Tiger I Early Production Pz.Kpfw. Aufs. E
Wittmann’s Command Tiger
Kit Number: 6730
Kit provided by: Dragon USA
The German Tiger I tank has been covered in such great detail in books, magazines and video that any discussion of its history here would be redundant. This kit is specific to tank ace Michael Wittmann. His history is as well documented as the Tiger tank and just as controversial in its nature. For those that wish to know more about the vehicle or the man there is enough information in print to fill a tall book case and is readily available on the web.
Dragon and it subsidiary Cyber Hobby has released 18 versions of the Tiger I over the years. This early variant is the latest in that line. This kit also features figures representing Michael Wittmann and his crew during the late 1943-early 1944 period. As is the custom of Dragon the box is crammed with sprues from the various releases. Some will provide numerous parts for this build while others will go right to the spares bins. You will find 24 sprues in standard Dragon grey styrene.
Since the sprues come from different kits you will find sprues with the same letter designation. In this case there are 2 C, D, G, H, P, V and Y sprues. This can cause some confusion and cost time so I suggest you label the sprues in some fashion to ease finding them in the pile. The one piece lower hull
3 sprues of clear parts, S, Q and L,
2 frets of photo etch brass,
And the DS track round out the vehicle parts.
The instructions are typical Dragon in layout and with issues (more on that later).
Included in the first run of this Tiger release were the crew figures. These are state of the art injection molded plastic figures. The detail is exceptional and a very nice addition to the kit.
Construction begins with the rear plate. Build up the left and right engine exhaust assemblies as shown. The lifting bolts that attach to the armor covers, B1x2, will need a bit of putty to fill in the area around the bolt. Photos show no seam or gap around these bolts.
Steps 2 through 6
These steps focus on the suspension and rear plate. First up I installed the torsion bars into the inner hull. These are completely for show and can be bypassed if you so choose.
Next up you are directed to add the forward mount plate for the drive sprockets and the drive sprocket housing. The plates need a bit of putty to fill seams that are not there on the actual vehicle.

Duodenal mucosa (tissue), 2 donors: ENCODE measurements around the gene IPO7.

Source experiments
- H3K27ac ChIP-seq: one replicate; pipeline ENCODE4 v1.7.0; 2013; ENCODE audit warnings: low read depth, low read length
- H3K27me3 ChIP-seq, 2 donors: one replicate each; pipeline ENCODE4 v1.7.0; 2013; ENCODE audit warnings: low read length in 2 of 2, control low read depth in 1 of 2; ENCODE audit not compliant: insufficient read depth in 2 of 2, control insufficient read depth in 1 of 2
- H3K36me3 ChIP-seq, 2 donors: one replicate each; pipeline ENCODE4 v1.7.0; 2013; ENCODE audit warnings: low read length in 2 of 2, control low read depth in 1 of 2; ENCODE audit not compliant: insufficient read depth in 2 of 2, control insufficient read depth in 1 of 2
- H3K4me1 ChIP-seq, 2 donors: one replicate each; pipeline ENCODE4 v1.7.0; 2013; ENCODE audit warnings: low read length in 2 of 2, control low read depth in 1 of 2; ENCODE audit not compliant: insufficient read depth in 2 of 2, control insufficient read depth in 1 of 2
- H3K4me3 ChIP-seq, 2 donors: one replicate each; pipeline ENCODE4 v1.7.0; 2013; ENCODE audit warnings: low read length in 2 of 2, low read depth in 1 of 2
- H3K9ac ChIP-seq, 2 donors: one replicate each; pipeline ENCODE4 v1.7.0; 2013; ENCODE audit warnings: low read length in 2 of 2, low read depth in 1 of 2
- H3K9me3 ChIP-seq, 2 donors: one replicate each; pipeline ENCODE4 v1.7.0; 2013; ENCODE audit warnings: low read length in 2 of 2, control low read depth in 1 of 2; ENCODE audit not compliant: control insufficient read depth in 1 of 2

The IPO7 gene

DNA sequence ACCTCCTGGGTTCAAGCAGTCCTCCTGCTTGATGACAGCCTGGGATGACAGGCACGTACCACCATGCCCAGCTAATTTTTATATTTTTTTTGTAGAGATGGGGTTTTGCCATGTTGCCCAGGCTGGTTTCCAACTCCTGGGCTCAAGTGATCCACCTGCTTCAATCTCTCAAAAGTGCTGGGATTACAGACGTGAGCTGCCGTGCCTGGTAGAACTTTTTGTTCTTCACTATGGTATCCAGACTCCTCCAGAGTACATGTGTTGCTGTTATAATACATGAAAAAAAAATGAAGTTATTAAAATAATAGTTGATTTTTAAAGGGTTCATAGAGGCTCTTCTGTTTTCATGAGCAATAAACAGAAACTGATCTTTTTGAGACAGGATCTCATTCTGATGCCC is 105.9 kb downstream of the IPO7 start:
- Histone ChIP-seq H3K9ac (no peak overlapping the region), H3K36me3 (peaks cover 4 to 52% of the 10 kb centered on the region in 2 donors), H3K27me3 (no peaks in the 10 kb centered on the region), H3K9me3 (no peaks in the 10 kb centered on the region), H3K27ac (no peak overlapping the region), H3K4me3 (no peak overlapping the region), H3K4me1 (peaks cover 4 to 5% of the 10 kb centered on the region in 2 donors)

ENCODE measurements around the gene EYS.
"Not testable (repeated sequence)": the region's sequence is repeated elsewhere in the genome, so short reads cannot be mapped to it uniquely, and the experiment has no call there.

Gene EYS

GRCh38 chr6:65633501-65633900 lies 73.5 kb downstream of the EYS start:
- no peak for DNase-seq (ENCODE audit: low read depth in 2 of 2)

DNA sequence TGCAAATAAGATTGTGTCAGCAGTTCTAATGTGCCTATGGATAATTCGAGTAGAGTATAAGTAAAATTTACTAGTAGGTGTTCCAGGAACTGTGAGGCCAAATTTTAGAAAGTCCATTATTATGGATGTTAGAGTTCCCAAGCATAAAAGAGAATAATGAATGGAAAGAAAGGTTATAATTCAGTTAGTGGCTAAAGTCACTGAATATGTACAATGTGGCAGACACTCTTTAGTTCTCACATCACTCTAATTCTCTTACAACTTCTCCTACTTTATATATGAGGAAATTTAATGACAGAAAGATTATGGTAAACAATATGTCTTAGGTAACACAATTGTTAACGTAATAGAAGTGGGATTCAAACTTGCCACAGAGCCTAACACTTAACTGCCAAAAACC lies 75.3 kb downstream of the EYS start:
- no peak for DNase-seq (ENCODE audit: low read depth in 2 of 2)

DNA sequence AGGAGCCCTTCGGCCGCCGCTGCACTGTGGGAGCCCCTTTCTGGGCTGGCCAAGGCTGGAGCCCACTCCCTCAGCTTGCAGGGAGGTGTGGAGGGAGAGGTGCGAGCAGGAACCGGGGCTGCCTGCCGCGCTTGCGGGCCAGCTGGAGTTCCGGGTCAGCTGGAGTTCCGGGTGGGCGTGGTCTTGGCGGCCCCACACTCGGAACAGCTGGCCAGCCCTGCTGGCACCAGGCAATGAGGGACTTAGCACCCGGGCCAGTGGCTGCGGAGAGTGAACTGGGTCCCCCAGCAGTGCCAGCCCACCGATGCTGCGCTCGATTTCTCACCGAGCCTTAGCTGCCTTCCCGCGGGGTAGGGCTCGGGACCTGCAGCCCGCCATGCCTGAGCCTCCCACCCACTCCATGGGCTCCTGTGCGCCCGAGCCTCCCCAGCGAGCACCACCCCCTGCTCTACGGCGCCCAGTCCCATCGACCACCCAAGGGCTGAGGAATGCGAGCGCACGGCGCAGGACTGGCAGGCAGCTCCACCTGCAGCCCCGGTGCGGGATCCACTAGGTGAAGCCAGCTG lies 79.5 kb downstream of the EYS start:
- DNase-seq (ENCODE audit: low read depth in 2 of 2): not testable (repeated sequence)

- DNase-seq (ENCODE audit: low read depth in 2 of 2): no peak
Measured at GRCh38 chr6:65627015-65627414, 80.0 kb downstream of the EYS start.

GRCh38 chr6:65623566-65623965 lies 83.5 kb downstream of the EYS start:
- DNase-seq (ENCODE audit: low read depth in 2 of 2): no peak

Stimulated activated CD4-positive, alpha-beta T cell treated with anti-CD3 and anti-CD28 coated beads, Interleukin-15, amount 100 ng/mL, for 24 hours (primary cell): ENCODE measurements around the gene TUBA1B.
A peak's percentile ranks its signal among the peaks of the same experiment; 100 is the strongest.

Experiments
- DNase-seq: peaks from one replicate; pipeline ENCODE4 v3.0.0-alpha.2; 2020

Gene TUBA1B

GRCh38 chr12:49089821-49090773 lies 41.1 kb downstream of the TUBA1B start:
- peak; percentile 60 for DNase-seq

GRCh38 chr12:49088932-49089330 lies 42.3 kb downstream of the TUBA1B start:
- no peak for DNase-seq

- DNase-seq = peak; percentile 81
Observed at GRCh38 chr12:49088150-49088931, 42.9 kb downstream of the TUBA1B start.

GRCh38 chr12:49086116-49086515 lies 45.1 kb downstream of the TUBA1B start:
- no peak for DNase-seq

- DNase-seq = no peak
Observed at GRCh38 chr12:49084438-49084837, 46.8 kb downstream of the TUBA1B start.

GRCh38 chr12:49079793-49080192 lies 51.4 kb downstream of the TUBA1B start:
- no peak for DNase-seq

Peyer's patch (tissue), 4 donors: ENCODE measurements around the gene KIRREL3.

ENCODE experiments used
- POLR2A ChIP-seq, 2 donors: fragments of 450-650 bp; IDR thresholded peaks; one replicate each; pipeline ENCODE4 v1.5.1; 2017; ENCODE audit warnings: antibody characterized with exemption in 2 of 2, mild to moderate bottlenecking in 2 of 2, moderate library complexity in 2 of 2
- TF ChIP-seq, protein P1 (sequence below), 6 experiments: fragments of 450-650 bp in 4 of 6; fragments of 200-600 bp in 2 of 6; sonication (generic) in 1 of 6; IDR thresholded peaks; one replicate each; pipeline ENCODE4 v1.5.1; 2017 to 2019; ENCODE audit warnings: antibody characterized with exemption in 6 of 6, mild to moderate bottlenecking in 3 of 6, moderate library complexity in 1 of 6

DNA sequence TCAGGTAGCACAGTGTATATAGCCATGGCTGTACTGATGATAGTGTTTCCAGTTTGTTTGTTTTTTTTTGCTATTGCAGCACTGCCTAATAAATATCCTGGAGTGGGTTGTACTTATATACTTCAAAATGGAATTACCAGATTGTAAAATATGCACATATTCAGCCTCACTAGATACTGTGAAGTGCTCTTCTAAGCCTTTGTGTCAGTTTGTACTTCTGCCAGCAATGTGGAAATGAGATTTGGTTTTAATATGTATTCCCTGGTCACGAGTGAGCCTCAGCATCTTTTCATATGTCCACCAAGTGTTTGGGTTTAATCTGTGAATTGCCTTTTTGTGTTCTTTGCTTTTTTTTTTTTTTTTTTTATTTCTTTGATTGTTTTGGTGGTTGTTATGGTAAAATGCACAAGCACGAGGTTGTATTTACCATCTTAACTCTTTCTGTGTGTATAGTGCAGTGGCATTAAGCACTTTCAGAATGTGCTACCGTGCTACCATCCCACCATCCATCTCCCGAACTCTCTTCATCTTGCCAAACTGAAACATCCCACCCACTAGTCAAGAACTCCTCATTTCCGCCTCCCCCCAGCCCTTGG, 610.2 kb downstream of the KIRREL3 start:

The suspension arms go on next. They have excellent mounting points that create a very nice level fit.
I next built up the drive sprockets and set them aside.
The instructions call for the attachment of the first 3 layers of road wheels as well as the drive sprockets. I know a few folks that attach all the road wheels on interleave suspensions and then paint everything at the end. I am not one of those people. I left all the road wheels on their sprues for ease of painting and will add them after most of the painting has been completed. The last bit of business in step 2 is to fill some holes on the underside of the hull.
You are now directed to add the rear plate to the hull. Make sure you achieve a tight, accurate fit as any discrepancy will throw off the alignment of the engine deck. With the rear plate in place add the exhaust shrouds and rear shackle mounts.
Before moving on to the next steps add the idler mounts to the hull. You are also directed to add the last layer of road wheels and the idlers but these are also held off for painting.
Steps 4 and 5 concentrate on finishing the detaling of the rear plate. The highly detailed jack is just one of the excellently rendered parts added here. Other items like the track tool storage box and the engine starter attachment drop right into place. Take care when mounting the jack. If it is off just a bit it will interfere with the mounting of the air filters later in the build.